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Wednesday, August 04, 2010

(II) “Slave to Cherry-picked Footnotes: 19 problems with Hector Avalos on religion and human bondage.”


This is Part II of my response to Dr. Hector Avalos’ criticism of myself, and of the Christian record against slavery, in his article "A Slave to Incompetence: The Truth Behind David Marshall's Research on Slavery" on the “Debunking Christianity” web site. (See here for Part I, which mostly deals with Dr. Avalos' attempts at ad hominen; comments welcome below.)

(Note: Probably the most interesting part of this blog, especially for readers new to the discussion, will be the "Timeline for Christian Abolition" at the end of it. Some readers may like to skip my 19 critical points of response to Dr. Avalos' attack (immediately below) to this timeline beneath it. I especially welcome input, either by adding to the list, or by criticizing any errors or exagerations I may have made.)

No doubt Dr. Avalos chose to criticize the segment on slavery in my book, The Truth Behind the New Atheism for good reasons. In his on-going crusade to show how harmful Christianity has been, slavery is an obviously important front. Avalos is writing a book on the subject, so he has already done a lot of useful research. I explained, in Part I, why Avalos’ attempt to nurse his advantage on this topic into an attack on my scholarly credentials is bogus. But tactically, his choice of topics makes sense.

Hector Avalos is an accomplished and in some ways talented academic. With a doctorate from Harvard, a goodly number of publications, Avalos is recipient of the Professor of the Year award at ISU in 1996. He should be in a position, one would think, to offer formidable challenges to my arguments.

And in a sense, Avalos' critique is at least more detailed and (at first glance) convincing than most "new atheists" who have attacked the book, or than physicist Victor Stenger's critique in his book, The New Atheism.
But it is curious, given all these advantages, how often Avalos stumbles. It is also interesting to note the inconvenient facts he stumbles over.

Again, this is not meant to be a full rebuttal, which might best follow the publication of his book and more in-depth study. But I find nineteen initial problems with Avalos' critique, and with his approach to Christianity and slavery.

(Readers who have not read his critique might either like to read it first, or skip nos. 2-4, 11, and 13, which rebut specific criticisms. These bare less on the issue of Christianity and human bondage, than on the character of Hector Avalos' critique.)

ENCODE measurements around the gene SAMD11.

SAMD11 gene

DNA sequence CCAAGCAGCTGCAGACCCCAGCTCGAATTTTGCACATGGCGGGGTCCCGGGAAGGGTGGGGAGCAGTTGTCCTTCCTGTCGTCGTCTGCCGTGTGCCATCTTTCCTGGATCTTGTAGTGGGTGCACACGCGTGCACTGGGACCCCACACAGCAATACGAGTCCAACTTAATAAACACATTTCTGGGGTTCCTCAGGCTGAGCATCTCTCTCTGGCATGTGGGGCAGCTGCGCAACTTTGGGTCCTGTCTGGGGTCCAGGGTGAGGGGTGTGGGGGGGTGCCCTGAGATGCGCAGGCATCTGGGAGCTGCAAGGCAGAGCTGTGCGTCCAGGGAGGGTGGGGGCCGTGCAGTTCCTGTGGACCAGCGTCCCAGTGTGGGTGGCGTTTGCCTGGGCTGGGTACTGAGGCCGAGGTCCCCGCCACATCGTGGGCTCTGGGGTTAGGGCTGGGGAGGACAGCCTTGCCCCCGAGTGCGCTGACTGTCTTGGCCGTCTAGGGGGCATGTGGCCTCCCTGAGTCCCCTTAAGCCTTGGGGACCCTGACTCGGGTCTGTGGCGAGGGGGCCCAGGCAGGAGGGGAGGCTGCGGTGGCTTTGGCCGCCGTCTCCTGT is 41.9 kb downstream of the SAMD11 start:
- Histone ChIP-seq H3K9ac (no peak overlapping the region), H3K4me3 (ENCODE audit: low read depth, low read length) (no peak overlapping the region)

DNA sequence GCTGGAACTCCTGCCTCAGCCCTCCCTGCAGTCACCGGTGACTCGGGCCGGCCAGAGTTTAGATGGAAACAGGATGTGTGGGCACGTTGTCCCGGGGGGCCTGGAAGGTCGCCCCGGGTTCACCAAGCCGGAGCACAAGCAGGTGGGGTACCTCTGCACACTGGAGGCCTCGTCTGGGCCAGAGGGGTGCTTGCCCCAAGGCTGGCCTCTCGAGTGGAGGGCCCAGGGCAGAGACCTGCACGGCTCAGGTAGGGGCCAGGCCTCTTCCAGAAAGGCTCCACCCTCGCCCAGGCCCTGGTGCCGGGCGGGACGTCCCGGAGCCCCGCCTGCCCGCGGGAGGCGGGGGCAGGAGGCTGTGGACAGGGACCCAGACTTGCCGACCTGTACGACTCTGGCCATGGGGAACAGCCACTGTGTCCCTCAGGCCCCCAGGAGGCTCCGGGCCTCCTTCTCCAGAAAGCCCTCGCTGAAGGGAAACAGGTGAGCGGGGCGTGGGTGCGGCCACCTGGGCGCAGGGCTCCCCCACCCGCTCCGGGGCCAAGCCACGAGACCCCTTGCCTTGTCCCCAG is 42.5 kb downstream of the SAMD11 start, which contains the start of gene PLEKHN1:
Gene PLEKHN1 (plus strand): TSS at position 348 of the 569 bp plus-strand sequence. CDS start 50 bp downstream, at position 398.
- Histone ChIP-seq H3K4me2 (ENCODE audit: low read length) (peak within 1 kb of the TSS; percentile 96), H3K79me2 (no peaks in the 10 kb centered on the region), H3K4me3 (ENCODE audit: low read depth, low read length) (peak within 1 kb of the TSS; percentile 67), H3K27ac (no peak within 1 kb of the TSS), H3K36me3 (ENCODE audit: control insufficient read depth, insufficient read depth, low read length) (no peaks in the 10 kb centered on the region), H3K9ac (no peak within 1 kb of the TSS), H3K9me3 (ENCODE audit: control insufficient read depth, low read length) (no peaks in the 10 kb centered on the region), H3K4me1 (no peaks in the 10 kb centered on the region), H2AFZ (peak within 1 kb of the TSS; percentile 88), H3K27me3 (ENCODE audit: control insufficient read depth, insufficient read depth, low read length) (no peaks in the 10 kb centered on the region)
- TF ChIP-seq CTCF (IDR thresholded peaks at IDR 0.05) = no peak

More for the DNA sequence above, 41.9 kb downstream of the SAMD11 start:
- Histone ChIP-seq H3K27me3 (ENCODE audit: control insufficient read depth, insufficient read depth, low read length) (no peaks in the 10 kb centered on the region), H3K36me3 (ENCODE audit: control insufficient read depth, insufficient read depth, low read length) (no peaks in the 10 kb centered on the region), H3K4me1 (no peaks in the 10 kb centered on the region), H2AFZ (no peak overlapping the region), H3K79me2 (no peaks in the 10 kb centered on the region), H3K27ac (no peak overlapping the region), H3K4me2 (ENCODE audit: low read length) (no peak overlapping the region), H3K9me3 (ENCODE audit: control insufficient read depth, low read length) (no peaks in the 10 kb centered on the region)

(1) In one paragraph of page 145, I quote Sam Harris’ claim that the wrongness of slavery is “remarkably easy epiphany” and that Christians were especially dense for not arriving at it. I responded in part by saying Christianity DID stop it, twice, though “Not many people know about the first abolition movement.” I then briefly described Christian efforts in Antiquity to free slaves, and similar movements in the Middle Ages. I am not an historian of European history, and one paragraph for a thousand years is obviously a bit glib – though (as shown in Part I) much more than Harris or his allies offer. My main source for that paragraph was Rodney Stark, who does admittedly spread himself thin sometimes. (See my Amazon review of Carrier’s critique in The Christian Delusion.)

Avalos spends many pages rebutting that paragraph.

I took Avalos’ criticism seriously, and looked into the issue in more depth. Admittedly, some of what I found was depressing – Christian councils that saw it as a duty to return escapees, slave collars found with Christian symbols on them, slave-trading popes.

But after looking more deeply into the facts, I conclude that Stark was essentially right, as were my criticisms of Harris and Hitchens. A substantial and theologically-motivated movement against slavery did grow up in the ancient and Medieval worlds, among leading Christian thinkers. It ultimately helped liberate tens of thousands of people and make much of Medieval Europe almost free of slavery. It may be anachronistic to call it an “abolition” movement, but abolition was sometimes the effect.

But Avalos also errs by failing to note what I say about the nature of ancient and Medieval Christian reform. Were Avalos to read that whole chapter and the next, he would find that (in my view) what changes things for the better are usually not dramatic and instant revolutions, but incremental improvement:

(a) "Liberation often advances at glacial speed." (149)

(b) "Pluralism grew slowly in Western culture, like a sheltering tree from a small seed." (151)

(c) "Ideas are like Harry Potter's 'any-flavored candy,' or Forrest Gump's chocolates: there is a certain quantum variability to what comes out of the historical selection process at any moment. Influence is hard to pin down. How can we trace the flow of an idea from its intellectual origins through such a complex, ingenious, and devious organ as the mind, and out into human actions?" (158)